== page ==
Suppose an identity thief takes out a loan in your name with
a lender, defaults, and so blemishes your credit record. Do you have a
claim against the lender for opening the account ?
If you could show that the lender had obtained your credit
report, would the lender have obtained your credit report without a proper
purpose, and would it therefore be liable?.
Often the lender will indeed have a reason to think that you
are the person applying for credit, but could consumers argue for the creation
of a new claim, such as negligent enablement of imposter fraud.
Whether this would be possible in the UK,
I don’t know, but a court ruling in the US
seems to make this a possibility, certainly in Tennessee.
In Wolfe v. MBNA America Bank, 485
F.Supp.2d 874 (W.D.Tn. 2007), plaintiff (Wolfe) alleged that the defendant (MBNA)
had issued a credit card to an identity thief using the plaintiff’s name
without verifying the accuracy of the information in the identity thief’s
application. The court refused to dismiss plaintiff’s negligence claim,
With the alarming increase in identity theft
in recent years, commercial banks and credit card issuers have become the
first, and often last, line of defense in preventing the devastating damage
that identity theft inflicts. Because the injury resulting from the negligent
issuance of a credit card is foreseeable and preventable, the Court finds that
under Tennessee negligence law, Defendant has a duty to verify the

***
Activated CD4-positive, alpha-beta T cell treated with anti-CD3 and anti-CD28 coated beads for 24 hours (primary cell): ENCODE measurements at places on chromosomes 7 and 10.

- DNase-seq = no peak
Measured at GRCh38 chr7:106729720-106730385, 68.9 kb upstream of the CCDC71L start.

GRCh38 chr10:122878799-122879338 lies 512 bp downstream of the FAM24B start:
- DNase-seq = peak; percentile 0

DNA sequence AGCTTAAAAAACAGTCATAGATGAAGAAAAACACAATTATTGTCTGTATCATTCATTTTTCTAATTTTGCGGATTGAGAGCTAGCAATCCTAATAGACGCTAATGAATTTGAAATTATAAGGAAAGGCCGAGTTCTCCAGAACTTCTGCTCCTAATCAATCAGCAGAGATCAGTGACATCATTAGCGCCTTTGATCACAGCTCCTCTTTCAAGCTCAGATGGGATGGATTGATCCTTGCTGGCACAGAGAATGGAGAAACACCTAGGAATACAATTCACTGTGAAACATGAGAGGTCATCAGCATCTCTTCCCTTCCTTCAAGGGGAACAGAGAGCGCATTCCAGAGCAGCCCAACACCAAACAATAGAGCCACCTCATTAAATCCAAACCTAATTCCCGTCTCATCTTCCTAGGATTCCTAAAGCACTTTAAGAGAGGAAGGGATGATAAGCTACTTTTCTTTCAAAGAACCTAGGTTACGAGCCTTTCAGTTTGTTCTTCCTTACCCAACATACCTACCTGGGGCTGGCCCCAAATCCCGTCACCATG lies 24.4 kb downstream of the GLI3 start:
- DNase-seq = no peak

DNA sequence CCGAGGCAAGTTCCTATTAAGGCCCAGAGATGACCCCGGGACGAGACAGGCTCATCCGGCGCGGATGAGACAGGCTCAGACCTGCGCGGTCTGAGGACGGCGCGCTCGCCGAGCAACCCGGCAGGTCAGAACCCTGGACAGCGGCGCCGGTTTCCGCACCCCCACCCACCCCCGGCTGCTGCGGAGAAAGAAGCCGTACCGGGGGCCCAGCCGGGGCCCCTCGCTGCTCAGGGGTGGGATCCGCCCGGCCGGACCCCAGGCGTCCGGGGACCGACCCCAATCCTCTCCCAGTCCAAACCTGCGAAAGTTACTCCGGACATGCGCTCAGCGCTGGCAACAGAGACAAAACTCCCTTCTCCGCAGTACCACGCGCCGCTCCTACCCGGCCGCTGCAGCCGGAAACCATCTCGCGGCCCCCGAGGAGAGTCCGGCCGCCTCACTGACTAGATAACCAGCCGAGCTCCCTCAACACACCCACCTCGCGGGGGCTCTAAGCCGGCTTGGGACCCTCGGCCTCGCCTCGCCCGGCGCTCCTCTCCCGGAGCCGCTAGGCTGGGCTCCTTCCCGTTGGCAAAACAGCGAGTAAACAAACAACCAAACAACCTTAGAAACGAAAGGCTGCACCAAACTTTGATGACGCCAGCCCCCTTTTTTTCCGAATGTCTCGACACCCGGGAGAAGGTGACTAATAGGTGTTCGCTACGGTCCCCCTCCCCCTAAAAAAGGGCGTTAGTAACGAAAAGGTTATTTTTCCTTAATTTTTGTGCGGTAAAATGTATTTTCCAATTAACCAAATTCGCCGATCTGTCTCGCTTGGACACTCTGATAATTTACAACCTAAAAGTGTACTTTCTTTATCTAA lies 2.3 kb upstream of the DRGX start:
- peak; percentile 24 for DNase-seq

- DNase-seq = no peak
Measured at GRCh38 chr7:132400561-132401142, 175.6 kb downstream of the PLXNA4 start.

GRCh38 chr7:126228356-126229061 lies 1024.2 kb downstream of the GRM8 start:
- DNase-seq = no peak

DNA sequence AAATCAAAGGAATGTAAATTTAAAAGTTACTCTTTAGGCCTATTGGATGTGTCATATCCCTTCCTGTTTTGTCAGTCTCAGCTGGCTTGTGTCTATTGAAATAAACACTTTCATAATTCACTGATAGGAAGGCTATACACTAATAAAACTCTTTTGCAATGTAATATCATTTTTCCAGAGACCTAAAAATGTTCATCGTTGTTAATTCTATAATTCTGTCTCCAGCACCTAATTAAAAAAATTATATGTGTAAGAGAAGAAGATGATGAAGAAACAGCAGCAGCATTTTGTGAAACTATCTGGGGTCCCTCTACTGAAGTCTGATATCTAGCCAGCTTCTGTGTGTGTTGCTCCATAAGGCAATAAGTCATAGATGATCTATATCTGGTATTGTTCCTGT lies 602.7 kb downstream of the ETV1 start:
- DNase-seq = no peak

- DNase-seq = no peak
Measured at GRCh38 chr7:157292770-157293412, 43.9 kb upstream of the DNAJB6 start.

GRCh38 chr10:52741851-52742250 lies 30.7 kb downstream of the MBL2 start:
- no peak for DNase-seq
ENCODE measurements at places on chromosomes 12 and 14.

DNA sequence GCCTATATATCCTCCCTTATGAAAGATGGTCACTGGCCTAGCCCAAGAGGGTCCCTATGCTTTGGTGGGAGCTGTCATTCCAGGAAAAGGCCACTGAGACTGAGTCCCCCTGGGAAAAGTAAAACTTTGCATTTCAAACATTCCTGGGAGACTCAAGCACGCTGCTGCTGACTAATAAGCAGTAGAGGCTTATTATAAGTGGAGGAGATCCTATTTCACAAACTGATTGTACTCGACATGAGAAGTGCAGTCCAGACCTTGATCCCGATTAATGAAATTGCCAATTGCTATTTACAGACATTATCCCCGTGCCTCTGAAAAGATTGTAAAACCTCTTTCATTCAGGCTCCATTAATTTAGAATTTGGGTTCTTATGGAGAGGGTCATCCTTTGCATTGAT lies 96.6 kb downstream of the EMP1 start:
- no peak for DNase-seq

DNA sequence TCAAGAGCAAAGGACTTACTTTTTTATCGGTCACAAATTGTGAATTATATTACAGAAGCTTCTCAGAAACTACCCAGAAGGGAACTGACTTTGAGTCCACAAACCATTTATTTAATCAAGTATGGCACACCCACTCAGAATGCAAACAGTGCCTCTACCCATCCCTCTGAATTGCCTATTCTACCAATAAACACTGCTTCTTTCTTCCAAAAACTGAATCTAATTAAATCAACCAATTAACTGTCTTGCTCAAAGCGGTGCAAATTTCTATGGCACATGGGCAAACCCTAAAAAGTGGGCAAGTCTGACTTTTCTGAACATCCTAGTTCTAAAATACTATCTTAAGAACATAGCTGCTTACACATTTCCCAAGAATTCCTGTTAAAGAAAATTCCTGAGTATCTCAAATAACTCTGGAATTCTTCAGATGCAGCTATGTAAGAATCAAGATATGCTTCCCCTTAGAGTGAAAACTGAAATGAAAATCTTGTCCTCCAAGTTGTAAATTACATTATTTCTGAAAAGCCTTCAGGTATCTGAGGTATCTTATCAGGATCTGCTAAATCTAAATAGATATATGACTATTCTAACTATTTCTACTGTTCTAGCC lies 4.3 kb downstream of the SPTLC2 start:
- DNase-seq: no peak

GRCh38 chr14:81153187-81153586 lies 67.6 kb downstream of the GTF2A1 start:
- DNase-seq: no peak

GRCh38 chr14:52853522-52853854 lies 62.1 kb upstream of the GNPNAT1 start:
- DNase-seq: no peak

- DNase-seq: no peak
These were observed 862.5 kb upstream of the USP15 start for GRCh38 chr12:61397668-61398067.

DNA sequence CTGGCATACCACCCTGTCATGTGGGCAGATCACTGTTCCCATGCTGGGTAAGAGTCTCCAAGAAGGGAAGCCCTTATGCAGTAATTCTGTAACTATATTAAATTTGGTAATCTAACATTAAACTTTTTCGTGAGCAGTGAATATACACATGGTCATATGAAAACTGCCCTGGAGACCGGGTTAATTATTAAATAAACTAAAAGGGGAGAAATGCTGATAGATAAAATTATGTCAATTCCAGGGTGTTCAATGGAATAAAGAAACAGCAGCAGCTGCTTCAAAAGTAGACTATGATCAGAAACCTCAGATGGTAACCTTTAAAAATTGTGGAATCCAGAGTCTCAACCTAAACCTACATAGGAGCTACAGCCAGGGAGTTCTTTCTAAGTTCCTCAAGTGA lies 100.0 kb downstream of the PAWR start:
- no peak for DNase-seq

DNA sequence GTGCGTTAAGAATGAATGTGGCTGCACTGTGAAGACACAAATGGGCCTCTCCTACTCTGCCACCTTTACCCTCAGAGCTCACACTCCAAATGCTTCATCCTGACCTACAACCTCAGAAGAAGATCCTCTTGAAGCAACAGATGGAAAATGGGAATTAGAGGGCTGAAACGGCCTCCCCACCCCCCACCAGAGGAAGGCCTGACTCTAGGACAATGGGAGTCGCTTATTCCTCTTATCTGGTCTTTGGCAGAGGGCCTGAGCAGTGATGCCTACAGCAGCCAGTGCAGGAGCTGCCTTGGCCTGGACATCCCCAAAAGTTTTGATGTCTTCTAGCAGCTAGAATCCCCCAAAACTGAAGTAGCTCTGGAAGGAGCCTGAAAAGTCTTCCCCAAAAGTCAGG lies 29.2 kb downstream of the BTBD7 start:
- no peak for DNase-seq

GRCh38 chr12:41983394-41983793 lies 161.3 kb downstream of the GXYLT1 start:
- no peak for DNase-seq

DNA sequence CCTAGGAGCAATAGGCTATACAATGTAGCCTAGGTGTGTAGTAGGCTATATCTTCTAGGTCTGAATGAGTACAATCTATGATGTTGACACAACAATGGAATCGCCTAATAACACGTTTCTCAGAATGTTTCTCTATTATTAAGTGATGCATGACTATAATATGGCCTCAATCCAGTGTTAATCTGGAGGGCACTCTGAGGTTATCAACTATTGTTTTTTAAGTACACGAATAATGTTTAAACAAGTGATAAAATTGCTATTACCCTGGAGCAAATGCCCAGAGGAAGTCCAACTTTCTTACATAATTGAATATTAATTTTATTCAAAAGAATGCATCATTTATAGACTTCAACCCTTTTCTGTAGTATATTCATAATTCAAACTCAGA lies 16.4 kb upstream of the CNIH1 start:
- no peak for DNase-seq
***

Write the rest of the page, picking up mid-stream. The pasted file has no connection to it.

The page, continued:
authenticity and accuracy of a credit account application before issuing a
credit card. The Court, however, emphasizes that this duty to verify does not
impose upon Defendant a duty to prevent all identity theft. The Court
recognizes that despite banks utilizing the most reasonable and vigilant
verification methods, some criminals will still be able to obtain enough
personal information to secure a credit card with a stolen identity. Rather,
this duty to verify merely requires Defendant to implement reasonable and
cost-effective verification methods that can prevent criminals, in some
instances, from obtaining a credit card with a stolen identity. Whether
Defendant complied with this duty before issuing a credit card in Plaintiff's
name is an issue for the trier of fact. Accordingly, Defendant's motion to
dismiss Plaintiff's negligence and gross negligence claims in the first factual
context is DENIED.
court also found that plaintiff’s allegations stated a claim under the
Tennessee UDAP statute and were not preempted by the FCRA.
Whilst I understand that there are fundamental differences
between US and UK
credit and consumer law, is this something that we should be petitioning
government for so that this could possibly happen in England